Disclaimer :: I understand there is controversy around this class of drugs being prescribed off-label, for weight loss. The New Orleans Mom is not promoting the use of any medication for any use. Talk to your doctor if you are interested in hearing more about this option from a medical professional. Medical decisions are highly personal, and this post is meant to be informational about a topic that many people are interested in. This is based on my own experience and decision.
My Experience with Injectable Weight Loss Drugs … One Year In
A year ago, I injected myself for the first time with a dose of Mounjaro, one of the GLP-1 drugs that are being increasingly prescribed for weight loss. It’s a controversial subject, to be sure, but one of the best decisions I’ve made.
The idea of trying to keep weight off or lose weight again without these drugs is awful. It’s exhausting to be constantly thinking about food. Constantly worrying about what I’m eating. It’s been so nice just to not think about it anymore. I feel like a mental weight has been lifted, not just physical.
In the past year, I have lost 70 lbs. Over a quarter of my starting body weight. I’m no longer obese, according to my BMI, but merely overweight. My blood pressure is back in the normal range, as is my cholesterol. And I haven’t had to take medicine for acid reflux in months.
I put my wedding dress on, and it zipped. I had to put the smaller band on my Apple Watch. My rings are loose. Masks fit better, too.
I recognize that my results are well above average. I don’t know why, maybe it’s because I exercise regularly? Or more likely, because I’m just lucky. I don’t feel like I can take much credit for the loss. After all, I’ve just stuck a needle in my thigh a few times a month.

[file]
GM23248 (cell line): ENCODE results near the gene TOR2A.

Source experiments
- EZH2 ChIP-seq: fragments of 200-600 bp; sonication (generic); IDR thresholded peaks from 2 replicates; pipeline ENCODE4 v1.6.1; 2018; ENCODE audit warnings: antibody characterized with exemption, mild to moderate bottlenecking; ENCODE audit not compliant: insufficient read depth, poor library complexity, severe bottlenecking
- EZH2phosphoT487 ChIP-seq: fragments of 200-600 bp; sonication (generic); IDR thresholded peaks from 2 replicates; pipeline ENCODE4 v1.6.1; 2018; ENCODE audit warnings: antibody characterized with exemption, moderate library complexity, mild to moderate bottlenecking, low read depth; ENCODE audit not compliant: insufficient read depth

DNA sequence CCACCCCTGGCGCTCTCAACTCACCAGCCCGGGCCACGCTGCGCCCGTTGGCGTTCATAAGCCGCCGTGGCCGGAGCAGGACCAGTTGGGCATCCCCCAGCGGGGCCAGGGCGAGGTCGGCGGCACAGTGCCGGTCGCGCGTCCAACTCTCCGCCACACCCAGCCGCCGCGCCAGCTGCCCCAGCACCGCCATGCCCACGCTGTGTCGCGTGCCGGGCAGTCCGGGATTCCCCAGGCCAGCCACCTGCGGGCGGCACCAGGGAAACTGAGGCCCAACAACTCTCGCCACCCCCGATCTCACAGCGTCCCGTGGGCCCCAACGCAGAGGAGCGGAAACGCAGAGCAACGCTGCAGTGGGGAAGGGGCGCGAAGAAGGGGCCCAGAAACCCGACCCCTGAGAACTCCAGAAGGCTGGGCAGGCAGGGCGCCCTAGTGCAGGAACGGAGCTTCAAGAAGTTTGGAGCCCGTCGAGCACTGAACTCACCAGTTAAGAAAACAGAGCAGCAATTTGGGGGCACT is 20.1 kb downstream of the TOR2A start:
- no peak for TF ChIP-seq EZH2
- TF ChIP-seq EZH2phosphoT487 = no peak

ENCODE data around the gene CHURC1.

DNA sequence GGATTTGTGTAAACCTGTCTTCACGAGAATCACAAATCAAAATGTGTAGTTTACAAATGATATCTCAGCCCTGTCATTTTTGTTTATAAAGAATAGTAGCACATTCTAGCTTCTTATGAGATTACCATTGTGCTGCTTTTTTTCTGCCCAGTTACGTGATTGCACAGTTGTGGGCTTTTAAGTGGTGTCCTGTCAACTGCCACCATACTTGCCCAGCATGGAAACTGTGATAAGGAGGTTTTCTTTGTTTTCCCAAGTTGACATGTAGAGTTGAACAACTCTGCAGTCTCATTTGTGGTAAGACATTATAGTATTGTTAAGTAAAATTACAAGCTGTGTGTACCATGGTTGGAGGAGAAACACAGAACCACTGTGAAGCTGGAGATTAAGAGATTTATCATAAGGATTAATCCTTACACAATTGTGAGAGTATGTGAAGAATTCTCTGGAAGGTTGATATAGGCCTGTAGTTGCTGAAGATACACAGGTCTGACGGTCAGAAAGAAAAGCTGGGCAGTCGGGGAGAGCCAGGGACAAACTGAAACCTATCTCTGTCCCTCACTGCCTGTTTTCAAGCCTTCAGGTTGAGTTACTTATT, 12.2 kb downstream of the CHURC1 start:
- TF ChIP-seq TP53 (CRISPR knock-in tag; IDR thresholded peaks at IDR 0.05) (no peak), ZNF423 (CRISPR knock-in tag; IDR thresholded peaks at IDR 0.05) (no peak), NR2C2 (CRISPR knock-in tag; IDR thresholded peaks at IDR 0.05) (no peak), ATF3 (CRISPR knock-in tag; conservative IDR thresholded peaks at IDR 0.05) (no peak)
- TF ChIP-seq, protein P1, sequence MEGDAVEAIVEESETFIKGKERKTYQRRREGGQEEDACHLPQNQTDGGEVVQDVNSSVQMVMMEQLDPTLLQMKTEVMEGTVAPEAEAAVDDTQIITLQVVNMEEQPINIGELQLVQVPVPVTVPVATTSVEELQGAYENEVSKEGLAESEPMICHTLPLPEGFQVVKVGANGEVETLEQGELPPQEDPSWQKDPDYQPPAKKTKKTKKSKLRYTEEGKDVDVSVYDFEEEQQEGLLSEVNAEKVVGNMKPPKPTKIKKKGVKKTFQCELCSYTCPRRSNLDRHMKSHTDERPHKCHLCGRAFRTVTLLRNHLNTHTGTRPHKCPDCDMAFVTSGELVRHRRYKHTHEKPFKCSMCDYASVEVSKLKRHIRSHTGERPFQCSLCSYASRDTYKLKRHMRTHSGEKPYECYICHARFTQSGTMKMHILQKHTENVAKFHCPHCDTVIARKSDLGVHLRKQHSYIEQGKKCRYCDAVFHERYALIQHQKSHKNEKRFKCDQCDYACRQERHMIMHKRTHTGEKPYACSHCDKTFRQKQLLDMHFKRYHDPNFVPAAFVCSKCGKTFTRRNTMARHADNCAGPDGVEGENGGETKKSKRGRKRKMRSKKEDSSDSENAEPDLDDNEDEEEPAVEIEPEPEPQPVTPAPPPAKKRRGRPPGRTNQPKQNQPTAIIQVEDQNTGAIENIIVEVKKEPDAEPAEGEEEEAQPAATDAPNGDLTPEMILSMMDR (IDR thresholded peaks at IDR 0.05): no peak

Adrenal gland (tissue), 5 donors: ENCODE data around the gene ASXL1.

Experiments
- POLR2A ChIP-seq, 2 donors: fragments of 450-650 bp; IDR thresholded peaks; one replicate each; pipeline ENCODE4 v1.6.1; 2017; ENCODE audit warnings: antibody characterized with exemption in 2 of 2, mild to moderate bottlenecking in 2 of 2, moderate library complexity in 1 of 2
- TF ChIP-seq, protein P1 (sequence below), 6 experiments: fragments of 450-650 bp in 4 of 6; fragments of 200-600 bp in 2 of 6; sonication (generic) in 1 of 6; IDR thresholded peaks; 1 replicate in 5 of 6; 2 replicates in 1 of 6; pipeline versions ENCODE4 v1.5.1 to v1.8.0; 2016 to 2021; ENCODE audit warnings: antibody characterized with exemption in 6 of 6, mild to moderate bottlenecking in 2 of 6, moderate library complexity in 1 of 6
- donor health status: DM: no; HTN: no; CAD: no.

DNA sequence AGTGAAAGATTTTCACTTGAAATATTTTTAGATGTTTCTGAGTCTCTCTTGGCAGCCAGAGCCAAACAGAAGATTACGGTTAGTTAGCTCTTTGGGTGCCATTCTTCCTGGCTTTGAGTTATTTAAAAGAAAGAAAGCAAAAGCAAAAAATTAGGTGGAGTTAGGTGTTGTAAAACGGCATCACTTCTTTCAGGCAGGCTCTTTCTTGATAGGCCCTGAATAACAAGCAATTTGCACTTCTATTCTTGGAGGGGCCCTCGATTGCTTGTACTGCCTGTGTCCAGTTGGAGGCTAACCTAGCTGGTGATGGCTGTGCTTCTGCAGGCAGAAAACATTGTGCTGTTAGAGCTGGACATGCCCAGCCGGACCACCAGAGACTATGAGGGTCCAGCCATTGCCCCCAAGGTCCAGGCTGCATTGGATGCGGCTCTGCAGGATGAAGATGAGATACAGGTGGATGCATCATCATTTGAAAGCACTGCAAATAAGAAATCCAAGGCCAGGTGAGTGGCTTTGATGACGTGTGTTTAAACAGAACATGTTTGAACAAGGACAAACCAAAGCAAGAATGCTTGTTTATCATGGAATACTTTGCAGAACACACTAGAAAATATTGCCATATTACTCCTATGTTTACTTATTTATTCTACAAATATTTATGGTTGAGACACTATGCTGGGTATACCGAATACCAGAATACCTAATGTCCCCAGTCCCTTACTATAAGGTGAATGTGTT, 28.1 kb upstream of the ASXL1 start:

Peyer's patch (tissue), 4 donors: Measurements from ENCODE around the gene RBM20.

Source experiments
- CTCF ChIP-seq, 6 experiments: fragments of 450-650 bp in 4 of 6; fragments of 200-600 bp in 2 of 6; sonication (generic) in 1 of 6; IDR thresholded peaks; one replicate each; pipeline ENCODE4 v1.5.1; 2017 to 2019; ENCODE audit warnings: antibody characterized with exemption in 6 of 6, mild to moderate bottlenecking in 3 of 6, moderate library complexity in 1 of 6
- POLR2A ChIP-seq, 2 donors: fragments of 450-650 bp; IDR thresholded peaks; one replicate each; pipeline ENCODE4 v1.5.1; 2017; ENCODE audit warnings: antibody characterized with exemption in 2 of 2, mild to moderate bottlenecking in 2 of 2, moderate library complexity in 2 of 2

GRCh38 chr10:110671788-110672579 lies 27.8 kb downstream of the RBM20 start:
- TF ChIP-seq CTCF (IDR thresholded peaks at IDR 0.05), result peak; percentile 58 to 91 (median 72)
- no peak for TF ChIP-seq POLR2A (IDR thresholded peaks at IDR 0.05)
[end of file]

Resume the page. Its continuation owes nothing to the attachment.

The mental health benefits of this medication, for me, cannot be overstated. I hate that my self-esteem has been tied to my weight, ever since I was dragged to my first diet doctor at the age of ten. Since my mom assured me that “once you start your period, that puppy fat will melt away.” I wonder if she realizes that those words still haunt me, 35 years later. (P.S. it most certainly did not melt away.)
I feel more confident seeing old friends. I feel more confident walking into a room of people I don’t know. At the back of my mind, I’ve always wondered why my friends are friends with me when I’m fat. I know, it’s toxic and terrible, and I don’t feel that way about my friends, so why should they feel that way about me? Shouldn’t I give them more credit? Of course, but this is the number that the struggle with my weight has done on me.
What does the future bring? I am still overweight, but I wouldn’t mind if I didn’t lose anything else. I’m happy where I am now, but not knowing how long I’ll be able to afford these drugs means I may have to stop at some point. My insurance doesn’t cover it, so I’m injecting a dose every ten days instead of every week, in an effort to make it last longer.
Sometimes I can’t sleep, worried what will happen if or when the drugs run out. I won’t fool myself into thinking I won’t gain this weight back. It’s something I recognize I will need to stay on for the long term, if I want to stay at this weight. I understand better now that obesity is a disease, and it needs to be treated as such. It doesn’t bother me that I will be on an antidepressant for the rest of my life, so why should this be any different?
For now, I am enjoying shopping at more stores, feeling better about myself, and being able to see my collarbones. If that’s shallow, then I’m shallow.